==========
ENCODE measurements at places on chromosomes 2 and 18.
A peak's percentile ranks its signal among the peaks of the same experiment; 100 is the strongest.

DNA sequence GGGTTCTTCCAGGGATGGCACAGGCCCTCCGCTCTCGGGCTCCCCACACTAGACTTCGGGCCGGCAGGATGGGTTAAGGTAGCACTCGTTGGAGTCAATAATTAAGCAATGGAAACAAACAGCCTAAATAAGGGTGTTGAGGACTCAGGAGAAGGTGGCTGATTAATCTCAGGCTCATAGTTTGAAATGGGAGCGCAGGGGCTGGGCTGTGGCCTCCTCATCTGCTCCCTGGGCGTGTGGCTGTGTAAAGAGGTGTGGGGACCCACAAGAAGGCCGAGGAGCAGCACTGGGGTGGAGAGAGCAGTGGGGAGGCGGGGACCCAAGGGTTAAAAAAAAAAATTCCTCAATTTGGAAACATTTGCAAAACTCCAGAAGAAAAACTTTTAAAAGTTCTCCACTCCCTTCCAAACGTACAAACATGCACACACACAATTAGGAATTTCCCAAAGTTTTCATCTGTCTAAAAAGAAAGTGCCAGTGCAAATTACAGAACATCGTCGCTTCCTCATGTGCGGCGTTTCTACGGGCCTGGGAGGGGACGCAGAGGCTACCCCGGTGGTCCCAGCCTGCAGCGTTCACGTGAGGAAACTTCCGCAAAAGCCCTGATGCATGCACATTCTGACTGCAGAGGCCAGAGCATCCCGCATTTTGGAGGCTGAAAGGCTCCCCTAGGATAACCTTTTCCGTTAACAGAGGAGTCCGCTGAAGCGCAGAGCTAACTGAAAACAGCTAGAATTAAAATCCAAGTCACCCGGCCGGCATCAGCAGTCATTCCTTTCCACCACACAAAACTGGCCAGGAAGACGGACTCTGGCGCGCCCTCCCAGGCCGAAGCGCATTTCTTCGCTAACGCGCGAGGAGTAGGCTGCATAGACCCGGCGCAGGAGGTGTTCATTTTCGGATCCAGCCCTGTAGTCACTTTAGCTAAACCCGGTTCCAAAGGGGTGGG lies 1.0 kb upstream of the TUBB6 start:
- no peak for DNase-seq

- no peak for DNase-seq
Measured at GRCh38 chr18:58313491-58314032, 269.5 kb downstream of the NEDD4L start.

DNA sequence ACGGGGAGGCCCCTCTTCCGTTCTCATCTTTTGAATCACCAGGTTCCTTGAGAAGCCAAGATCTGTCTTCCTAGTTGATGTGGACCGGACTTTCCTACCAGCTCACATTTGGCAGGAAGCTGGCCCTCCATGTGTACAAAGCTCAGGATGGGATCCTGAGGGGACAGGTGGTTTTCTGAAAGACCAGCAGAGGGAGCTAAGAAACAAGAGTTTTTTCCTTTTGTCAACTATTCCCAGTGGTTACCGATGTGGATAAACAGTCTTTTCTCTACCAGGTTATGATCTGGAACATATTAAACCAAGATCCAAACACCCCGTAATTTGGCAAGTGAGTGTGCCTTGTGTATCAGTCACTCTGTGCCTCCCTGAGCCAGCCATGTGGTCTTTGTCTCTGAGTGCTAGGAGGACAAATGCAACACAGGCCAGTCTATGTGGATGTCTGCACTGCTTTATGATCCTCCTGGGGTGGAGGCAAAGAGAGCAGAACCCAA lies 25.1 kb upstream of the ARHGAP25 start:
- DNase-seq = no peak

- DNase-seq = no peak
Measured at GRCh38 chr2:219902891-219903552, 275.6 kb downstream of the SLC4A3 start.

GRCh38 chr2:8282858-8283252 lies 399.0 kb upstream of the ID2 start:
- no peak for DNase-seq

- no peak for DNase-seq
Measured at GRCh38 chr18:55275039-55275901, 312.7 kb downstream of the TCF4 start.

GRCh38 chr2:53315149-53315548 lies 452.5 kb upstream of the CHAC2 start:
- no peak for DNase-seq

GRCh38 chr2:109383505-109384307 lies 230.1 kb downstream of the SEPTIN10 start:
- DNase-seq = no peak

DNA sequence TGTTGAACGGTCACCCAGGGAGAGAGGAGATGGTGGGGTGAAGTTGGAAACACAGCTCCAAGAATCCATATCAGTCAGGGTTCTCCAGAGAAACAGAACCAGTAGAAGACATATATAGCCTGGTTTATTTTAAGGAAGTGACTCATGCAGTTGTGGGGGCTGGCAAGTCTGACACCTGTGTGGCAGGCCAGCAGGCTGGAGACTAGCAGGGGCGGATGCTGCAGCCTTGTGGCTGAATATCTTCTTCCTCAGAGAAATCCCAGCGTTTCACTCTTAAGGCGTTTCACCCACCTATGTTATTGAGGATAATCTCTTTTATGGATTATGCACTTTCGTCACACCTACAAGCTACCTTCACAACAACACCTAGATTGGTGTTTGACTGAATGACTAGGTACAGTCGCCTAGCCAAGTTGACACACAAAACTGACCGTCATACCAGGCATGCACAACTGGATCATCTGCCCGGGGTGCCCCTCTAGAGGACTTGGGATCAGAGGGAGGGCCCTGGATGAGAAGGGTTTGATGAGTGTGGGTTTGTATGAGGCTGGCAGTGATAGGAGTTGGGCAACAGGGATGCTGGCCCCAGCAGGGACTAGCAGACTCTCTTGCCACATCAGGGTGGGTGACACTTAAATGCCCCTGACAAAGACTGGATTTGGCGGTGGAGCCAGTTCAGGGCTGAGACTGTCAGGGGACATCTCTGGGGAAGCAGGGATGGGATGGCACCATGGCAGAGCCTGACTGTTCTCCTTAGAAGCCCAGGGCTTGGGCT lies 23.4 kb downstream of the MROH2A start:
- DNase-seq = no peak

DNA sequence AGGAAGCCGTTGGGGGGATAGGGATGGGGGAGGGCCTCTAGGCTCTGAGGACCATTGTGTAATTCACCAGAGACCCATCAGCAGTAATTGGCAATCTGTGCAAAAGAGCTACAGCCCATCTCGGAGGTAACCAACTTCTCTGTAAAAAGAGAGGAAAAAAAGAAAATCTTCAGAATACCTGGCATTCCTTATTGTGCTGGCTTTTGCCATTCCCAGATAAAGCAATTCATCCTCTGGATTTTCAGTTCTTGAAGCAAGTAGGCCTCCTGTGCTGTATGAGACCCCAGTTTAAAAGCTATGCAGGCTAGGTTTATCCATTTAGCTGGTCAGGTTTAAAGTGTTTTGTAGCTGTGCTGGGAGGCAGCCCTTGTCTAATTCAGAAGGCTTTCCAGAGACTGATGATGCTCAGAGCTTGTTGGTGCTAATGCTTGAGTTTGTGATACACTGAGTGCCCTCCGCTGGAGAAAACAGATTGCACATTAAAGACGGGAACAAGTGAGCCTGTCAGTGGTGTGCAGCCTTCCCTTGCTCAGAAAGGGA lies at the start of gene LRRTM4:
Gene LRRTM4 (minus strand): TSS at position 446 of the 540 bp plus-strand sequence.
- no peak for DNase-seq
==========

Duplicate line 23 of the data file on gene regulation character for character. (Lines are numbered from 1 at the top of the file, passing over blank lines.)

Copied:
- no peak for DNase-seq